For National Poetry Month, I thought I’d share some thoughts on my most favorite and least favorite parts of writing a new poem:
My favorite part of writing a new poem:
- The idea that invades my mind like twining ivy and won’t let go until the entire poem has been put to paper
- Making messy lines and blot outs and squiggles with my colored pen on paper as I play with ideas and words
- Typing all that mess into a fresh, new document on my computer—that feeling of chaos becoming somehow ordered
- Rereading the poem, feeling both its wholeness and its incompleteness in my mind and body
- Editing the poem, fussing with words and line breaks, challenging myself to see what can be more specific or fresher
- Reading the poem for my writing critique group to see my creation through new eyes, discovering where the poem can be improved
My least favorite part of writing a new poem? Read more
This past weekend, a friend and I shared poems we’d written to see what we could learn from each other’s work. Reading our poems and talking about the subtext of them made me think about how writing poetry — from idea to finished poem — is about the magic of the subconscious melding with conscious craft decisions. But then I’m beginning to realize that all writing is ultimately that way.
Poems come to me in many forms, including: A purposeful exploration about a subject or person, a chance encounter that hits me in the chest, or an observation of two people interacting. Sometimes it can be hard to explain how one moment elicits a response or a “knowing” that I must record it in a poem.
If you’re looking for poetic inspiration, try these writing ideas:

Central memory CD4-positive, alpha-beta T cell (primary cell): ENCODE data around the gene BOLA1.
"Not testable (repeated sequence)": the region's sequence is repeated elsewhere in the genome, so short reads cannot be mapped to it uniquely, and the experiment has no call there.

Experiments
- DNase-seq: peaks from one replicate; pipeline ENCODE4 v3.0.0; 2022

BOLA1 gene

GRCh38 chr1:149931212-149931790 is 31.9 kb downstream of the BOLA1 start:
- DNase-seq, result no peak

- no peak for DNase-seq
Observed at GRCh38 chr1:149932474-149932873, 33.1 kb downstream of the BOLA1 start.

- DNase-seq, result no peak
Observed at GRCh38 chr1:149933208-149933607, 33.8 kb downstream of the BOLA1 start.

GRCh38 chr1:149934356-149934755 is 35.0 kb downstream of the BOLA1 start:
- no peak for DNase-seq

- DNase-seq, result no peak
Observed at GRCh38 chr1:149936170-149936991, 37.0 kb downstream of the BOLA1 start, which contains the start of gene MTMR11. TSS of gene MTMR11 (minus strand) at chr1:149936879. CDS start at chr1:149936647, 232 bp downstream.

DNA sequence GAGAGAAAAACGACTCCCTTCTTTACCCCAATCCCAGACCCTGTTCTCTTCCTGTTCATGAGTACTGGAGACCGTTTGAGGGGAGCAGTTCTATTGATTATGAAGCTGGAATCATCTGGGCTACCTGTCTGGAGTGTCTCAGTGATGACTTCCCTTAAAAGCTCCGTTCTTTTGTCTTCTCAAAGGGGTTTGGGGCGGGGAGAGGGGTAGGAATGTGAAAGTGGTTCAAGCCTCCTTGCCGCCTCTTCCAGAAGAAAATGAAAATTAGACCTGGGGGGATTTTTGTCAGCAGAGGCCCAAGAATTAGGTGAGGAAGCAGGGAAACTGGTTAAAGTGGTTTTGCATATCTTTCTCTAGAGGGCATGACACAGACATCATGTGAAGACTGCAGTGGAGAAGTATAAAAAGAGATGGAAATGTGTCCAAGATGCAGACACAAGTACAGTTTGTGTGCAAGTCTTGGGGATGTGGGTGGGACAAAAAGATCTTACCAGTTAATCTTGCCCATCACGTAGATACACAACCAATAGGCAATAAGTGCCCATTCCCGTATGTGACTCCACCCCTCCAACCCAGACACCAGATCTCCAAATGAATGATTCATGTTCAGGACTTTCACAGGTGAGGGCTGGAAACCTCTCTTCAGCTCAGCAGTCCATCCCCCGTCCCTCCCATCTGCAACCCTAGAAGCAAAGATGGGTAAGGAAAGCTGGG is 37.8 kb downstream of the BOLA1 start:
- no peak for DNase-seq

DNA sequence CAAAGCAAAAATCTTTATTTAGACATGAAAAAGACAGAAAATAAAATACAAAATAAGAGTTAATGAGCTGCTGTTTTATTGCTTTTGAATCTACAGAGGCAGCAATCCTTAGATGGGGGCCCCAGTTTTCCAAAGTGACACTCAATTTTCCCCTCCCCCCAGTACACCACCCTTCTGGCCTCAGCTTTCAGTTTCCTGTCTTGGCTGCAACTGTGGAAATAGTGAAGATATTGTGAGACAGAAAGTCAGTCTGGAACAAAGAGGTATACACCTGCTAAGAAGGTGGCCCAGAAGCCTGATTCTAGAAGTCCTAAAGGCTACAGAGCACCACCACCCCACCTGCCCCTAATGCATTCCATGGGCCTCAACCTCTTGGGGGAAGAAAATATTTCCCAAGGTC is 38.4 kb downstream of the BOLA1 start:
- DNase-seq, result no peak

1. Find a new format. Write a poem in the form of a personal ad.
2. Set limits. Constraints often fuel creativity. Think of an idea for a poem and then limit yourself to a set number of words to express it. Read more
“….Everybody, even people who don’t read poems, have poetry in their heads…,” says poet Hans Magnus Enzensberger.
Filmed as part of the Rolex Mentor and Protégé Arts Initiative, the 4-minute video below features poets Enzensberger and Tracy K. Smith, who discuss the nature of poetry and their process of working together.
Enzensberger says we find poetry in nursery rhymes and prayer and other everyday occurrences. Poetry is part of the fabric of our lives. Poetry can be a way in to other writing formats.
Watch the video below and then check out my earlier post, “Using poetry to enrich your prose” to see more ways that poetry can inform our lives and our writing.
Do you ever struggle to figure out what a poem means or how to approach writing one?
I’ve always loved poetry so when I studied for my MFA, I attended every poetry workshop that I could, even though it wasn’t my focus in the program.
One of my favorite classes was a master class by poet and teacher Matthew Shenoda.
One of Shenoda’s tips was to read poetry conceptually. He suggested we ask ourselves these questions: